Introduction to Physical Computing (60-223) is a 10-credit semester project-based course offered at Carnegie Mellon University by the School of Art under the auspices of IDeATe.
Mouse Detector by Team Emily (a final project from spring 2020)
Professor: Robert Zacharias,
email@example.com (subtract the
- Tuesdays and Thursdays, 9:20–11:10 a.m., room A10 in Hunt Library (IDeATe’s Physical Computing Lab)
- Remote class meetings are conducted on the same schedule via Zoom; please see the class Canvas site (linked on the navigation bar to the left) for the meeting ID.
- 11:20 a.m.–12:30 p.m. Tuesdays and Thursdays
- and liberally by appointment (just email Zach with your request)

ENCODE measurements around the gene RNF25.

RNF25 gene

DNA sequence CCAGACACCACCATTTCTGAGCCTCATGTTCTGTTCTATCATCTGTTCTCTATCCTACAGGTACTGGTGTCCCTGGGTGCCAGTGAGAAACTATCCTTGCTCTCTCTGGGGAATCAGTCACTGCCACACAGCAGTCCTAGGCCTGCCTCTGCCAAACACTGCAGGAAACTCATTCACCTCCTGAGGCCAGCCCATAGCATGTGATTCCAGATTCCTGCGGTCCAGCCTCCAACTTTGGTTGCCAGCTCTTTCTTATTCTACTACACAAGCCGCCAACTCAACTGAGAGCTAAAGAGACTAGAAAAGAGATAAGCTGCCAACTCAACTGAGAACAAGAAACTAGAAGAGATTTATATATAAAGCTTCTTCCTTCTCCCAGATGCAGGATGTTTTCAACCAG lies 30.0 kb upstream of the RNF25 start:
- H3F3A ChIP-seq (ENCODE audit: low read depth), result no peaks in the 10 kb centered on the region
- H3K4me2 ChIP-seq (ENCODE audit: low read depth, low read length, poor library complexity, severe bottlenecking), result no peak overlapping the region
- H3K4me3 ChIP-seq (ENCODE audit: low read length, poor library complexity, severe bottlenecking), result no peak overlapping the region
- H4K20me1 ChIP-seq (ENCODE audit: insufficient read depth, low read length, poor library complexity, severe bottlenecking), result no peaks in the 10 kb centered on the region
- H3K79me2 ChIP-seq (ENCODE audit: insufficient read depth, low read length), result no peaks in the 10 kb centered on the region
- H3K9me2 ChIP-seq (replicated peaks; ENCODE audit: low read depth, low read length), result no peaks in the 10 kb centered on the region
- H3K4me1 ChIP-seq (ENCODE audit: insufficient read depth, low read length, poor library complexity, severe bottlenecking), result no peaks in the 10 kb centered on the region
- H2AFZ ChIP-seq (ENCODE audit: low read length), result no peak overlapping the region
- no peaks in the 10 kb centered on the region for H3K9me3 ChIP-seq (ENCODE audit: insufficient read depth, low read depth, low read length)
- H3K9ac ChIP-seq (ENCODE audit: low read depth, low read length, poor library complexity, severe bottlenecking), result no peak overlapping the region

The first half of this practical project-based course is spent covering the basic technical skills (including electronics, programming, and hardware) needed to build simple interactive objects with embedded behavior using the Arduino microcontroller. Inputs to read information about the world include sensors such as an ultrasonic ranger, thermometer, light sensor, and human inputs like buttons and knobs. Outputs to affect the world include actuators such as motors, LED lights, speakers, and haptic feedback devices. Individual and group projects challenge students to apply their technical skills in creative ways. The class will be working with a local group of people living with disabilities who serve as design clients for the final project; students conjure and build functioning assistive devices of a practical or whimsical nature for their critique and feedback. Readings and guest speakers address topics pertaining to design for people with different abilities.